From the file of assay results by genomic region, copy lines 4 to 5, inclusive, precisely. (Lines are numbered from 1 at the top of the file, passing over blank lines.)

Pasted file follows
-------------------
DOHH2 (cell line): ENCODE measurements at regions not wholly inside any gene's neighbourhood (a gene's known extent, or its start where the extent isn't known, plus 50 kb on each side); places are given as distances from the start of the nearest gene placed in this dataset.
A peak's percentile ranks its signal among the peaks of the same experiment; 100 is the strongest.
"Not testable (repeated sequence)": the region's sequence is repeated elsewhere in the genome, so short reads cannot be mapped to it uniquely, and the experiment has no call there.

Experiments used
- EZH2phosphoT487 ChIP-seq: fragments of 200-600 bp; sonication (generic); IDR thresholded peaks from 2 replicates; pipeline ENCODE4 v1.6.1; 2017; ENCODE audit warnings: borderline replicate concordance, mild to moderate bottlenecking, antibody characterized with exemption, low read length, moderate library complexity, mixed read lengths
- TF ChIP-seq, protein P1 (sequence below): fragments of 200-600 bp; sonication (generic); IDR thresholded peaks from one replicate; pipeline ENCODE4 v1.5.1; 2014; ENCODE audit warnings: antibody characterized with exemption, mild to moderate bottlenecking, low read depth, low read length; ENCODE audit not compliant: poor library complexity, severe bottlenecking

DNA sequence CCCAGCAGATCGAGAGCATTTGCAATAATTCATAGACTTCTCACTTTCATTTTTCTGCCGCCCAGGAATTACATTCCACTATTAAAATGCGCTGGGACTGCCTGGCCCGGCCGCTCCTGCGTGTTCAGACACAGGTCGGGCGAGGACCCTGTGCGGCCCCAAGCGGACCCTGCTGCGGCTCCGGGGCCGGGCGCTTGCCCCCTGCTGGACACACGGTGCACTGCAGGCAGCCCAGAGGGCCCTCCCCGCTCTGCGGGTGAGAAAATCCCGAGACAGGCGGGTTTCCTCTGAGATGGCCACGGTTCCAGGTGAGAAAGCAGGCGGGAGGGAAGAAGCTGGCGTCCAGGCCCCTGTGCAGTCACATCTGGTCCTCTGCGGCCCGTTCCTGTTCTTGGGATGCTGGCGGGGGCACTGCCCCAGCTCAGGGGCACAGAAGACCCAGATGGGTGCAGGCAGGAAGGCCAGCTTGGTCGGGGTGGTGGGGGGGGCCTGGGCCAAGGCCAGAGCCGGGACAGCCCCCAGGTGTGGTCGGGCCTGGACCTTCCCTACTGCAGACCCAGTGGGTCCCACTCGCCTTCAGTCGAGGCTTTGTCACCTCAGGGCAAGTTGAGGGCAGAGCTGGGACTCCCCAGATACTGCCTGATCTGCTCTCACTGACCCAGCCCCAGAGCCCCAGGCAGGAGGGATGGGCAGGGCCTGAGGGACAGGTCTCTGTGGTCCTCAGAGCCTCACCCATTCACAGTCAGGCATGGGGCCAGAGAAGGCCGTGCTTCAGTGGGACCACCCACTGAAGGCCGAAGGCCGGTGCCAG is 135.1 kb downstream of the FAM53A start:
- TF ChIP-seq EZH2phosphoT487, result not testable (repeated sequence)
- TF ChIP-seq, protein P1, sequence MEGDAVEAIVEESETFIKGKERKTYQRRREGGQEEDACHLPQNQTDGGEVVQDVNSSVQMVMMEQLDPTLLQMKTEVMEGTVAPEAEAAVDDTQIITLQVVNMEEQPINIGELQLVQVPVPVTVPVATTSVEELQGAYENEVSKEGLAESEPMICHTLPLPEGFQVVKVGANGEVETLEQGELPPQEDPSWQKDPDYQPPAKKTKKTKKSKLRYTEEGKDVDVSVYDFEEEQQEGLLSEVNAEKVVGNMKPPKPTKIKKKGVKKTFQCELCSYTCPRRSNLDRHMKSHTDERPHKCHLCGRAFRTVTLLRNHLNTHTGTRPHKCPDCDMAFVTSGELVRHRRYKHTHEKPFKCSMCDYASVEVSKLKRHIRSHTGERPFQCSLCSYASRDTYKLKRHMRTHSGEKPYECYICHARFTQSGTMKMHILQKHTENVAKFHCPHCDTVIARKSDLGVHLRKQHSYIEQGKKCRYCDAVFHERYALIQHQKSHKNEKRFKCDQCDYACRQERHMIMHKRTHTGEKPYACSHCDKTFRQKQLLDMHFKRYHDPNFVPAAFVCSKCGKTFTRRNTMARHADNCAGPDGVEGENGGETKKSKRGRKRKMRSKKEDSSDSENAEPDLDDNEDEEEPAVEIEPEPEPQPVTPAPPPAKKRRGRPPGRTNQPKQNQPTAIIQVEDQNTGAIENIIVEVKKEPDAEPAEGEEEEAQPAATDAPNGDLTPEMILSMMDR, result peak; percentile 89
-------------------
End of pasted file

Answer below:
Experiments used
- EZH2phosphoT487 ChIP-seq: fragments of 200-600 bp; sonication (generic); IDR thresholded peaks from 2 replicates; pipeline ENCODE4 v1.6.1; 2017; ENCODE audit warnings: borderline replicate concordance, mild to moderate bottlenecking, antibody characterized with exemption, low read length, moderate library complexity, mixed read lengths